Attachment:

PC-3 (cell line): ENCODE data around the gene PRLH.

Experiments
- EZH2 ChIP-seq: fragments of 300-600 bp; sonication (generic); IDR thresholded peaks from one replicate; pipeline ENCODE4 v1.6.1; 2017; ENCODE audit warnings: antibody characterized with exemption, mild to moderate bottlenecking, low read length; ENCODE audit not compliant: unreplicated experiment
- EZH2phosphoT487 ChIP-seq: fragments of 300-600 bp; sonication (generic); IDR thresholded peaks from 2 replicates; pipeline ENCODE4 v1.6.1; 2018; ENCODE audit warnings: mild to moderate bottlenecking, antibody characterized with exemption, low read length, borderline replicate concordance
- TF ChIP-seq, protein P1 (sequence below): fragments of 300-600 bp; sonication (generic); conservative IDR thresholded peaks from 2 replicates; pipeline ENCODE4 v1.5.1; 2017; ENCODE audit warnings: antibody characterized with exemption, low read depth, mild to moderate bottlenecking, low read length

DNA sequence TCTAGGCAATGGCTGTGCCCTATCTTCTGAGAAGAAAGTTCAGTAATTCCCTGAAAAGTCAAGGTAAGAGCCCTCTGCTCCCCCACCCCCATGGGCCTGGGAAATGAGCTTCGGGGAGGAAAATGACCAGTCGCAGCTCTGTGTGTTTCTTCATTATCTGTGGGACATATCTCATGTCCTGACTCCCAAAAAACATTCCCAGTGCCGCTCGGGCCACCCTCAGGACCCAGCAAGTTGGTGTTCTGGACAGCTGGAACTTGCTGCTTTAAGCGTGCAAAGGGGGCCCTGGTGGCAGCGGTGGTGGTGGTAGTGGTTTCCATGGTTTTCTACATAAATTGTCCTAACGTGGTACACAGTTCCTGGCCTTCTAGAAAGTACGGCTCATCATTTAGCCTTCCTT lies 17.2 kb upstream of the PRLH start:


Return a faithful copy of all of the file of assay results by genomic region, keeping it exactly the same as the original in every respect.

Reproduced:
PC-3 (cell line): ENCODE data around the gene PRLH.

Experiments
- EZH2 ChIP-seq: fragments of 300-600 bp; sonication (generic); IDR thresholded peaks from one replicate; pipeline ENCODE4 v1.6.1; 2017; ENCODE audit warnings: antibody characterized with exemption, mild to moderate bottlenecking, low read length; ENCODE audit not compliant: unreplicated experiment
- EZH2phosphoT487 ChIP-seq: fragments of 300-600 bp; sonication (generic); IDR thresholded peaks from 2 replicates; pipeline ENCODE4 v1.6.1; 2018; ENCODE audit warnings: mild to moderate bottlenecking, antibody characterized with exemption, low read length, borderline replicate concordance
- TF ChIP-seq, protein P1 (sequence below): fragments of 300-600 bp; sonication (generic); conservative IDR thresholded peaks from 2 replicates; pipeline ENCODE4 v1.5.1; 2017; ENCODE audit warnings: antibody characterized with exemption, low read depth, mild to moderate bottlenecking, low read length

DNA sequence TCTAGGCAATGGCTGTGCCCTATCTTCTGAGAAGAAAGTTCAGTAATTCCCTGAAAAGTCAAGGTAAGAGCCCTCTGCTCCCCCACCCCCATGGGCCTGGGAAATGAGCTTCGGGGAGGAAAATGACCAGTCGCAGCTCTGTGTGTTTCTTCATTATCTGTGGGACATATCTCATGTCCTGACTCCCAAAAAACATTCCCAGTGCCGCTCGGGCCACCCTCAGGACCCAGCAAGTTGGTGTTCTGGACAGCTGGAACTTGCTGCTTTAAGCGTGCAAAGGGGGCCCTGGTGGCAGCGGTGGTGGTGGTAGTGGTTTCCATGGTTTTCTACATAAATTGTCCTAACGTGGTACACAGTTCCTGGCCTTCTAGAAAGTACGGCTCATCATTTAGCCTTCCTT lies 17.2 kb upstream of the PRLH start: